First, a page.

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by Claire Ogley, Head of Campaigns, Policy and Research, The Vegan Society
31 January 2024
Associate Feature: Good Food Nation Plan must have plant-based food at its heart

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Associate Feature: Good Food Nation Plan must have plant-based food at its heart

After many years of evading the issue, the most recent COP28 finally included food and diet change on the agenda. Among many other expert voices, the UN’s Intergovernmental Panel on Climate Change has recommended that “a shift toward plant-based diets” is one of the most significant ways to reduce emissions from the agriculture sector.  

The Scottish Government has previously expressed its ambition that everyone in Scotland will have access to nutritious food and that dietary-related diseases will decline, along with the environmental impact of food production. In order to achieve this, the Good Food Nation Plan must include significant commitment to a plant-based food system. 

Other countries are already leading the way, like Denmark and South Korea, whose Governments have recently published their plans for transitioning to a more sustainable plant-based food system and for championing their plant-based sector.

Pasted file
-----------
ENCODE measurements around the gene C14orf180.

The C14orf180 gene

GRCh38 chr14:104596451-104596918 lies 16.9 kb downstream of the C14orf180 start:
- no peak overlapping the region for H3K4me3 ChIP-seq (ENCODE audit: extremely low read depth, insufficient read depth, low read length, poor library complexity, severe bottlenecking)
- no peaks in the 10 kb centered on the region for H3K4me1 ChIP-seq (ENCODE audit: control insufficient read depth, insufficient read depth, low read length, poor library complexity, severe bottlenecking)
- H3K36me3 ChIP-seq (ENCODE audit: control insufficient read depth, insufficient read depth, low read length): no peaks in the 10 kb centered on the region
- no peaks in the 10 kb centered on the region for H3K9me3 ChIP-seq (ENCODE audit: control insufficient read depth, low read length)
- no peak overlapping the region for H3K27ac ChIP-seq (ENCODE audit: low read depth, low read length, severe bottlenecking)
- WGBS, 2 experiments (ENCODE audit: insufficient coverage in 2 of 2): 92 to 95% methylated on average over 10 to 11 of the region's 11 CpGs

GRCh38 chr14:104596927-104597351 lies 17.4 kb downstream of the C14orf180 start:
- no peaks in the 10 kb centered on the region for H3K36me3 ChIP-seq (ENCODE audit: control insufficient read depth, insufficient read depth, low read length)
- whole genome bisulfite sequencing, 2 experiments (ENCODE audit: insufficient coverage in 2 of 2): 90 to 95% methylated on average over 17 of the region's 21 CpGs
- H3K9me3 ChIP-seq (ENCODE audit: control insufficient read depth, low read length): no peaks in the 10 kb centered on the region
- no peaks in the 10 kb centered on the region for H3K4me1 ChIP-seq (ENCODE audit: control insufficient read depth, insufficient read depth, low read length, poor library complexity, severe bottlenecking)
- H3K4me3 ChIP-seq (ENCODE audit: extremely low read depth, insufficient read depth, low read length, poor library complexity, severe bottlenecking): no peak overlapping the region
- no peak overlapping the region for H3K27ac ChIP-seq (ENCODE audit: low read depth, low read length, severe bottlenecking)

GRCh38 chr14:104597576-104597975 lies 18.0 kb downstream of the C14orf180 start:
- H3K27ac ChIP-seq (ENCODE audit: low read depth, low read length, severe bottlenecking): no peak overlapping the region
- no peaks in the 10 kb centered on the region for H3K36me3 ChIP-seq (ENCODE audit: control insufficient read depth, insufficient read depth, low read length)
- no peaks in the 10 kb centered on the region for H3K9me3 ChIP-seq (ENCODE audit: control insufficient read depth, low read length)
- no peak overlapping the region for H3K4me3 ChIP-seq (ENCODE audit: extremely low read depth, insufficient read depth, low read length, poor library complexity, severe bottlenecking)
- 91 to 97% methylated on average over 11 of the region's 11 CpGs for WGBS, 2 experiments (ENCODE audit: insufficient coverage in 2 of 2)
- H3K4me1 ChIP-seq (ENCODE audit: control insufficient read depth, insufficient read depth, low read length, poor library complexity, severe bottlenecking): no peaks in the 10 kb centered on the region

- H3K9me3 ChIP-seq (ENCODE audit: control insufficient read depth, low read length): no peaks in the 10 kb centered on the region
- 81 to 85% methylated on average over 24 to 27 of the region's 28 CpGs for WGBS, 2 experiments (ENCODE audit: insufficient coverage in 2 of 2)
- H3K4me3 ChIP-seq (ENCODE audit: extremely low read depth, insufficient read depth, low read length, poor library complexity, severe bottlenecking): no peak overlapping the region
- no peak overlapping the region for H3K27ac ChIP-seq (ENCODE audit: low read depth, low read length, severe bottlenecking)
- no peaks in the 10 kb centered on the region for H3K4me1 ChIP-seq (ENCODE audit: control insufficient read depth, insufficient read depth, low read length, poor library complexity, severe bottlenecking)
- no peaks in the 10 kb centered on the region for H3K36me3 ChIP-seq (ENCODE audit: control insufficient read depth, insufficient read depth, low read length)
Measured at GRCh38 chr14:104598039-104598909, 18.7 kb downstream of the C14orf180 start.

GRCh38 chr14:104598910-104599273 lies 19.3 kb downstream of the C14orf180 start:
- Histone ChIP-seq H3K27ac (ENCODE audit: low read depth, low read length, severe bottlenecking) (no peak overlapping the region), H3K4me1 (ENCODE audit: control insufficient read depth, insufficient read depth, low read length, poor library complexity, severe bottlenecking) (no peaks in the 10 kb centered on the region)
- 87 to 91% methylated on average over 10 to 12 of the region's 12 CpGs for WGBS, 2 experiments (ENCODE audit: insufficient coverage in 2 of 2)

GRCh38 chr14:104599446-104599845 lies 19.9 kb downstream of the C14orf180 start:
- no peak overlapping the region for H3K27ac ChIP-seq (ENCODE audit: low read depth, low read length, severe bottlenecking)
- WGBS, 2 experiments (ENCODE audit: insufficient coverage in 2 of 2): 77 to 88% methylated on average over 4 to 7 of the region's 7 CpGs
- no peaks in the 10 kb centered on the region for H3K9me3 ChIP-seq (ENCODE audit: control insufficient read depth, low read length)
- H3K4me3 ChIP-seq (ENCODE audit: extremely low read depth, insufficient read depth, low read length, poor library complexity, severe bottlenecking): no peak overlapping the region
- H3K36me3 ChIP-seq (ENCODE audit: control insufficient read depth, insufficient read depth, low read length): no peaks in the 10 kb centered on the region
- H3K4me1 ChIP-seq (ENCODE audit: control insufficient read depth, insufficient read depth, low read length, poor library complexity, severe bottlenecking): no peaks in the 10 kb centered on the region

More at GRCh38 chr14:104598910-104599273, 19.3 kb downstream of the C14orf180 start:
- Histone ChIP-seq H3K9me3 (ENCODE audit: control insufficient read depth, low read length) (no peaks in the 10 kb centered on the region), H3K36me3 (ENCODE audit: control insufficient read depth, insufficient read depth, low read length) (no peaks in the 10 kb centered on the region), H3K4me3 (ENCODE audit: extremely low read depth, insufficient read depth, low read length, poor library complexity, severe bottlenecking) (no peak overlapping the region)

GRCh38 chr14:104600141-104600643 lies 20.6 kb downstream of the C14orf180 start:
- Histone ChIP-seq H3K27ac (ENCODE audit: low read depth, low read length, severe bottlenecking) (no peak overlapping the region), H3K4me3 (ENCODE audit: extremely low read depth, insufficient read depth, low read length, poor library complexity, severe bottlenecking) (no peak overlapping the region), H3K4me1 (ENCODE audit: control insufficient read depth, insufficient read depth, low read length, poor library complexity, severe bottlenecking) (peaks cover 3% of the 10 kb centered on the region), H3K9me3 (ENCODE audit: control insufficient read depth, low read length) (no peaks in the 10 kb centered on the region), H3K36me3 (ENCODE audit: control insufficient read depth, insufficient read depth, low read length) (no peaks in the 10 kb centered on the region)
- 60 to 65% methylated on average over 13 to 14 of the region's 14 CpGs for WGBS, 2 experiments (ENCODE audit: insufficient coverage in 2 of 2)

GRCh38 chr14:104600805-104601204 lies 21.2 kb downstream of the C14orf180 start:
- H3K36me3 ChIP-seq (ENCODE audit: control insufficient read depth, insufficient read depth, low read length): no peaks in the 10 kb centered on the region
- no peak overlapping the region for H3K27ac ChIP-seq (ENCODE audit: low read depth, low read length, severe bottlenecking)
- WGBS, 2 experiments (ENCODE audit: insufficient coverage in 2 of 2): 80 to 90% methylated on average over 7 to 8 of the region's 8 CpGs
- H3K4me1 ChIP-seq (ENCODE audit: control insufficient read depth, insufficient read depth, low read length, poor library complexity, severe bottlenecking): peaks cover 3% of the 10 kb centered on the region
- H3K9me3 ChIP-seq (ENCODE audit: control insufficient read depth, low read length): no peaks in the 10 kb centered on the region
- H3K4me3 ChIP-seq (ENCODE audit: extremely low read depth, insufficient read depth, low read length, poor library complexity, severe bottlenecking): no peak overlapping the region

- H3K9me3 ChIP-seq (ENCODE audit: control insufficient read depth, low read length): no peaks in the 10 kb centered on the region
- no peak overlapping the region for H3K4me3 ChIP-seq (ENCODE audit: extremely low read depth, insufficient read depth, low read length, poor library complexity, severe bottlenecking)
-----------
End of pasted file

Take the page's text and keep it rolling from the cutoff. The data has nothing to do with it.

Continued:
There is a huge opportunity for Scotland to join these world leaders, as our research has found that the Scottish people show higher than average support for policy measures to promote plant-based diets. 67% of Scots who want the government to promote plant-based diets said they’d back public awareness campaigns on the health and environmental benefits. 

So the future Good Food Nation Plan must promote a just transition in this direction, with a variety of policies to facilitate it, including ensuring that nutritious vegan-friendly meals are always featured on all public sector menus. Farmers and land managers must be provided with all the financial support and resources they need to grow legumes and other plant-based protein crops for the Scottish food system. Scottish agroforestry can be an essential part of this system, supporting good rural livelihoods, tourism and animal habitats. With the right political commitment, Scotland can be a beacon of a sustainable food system to the world.

This article is sponsored by The Vegan Society

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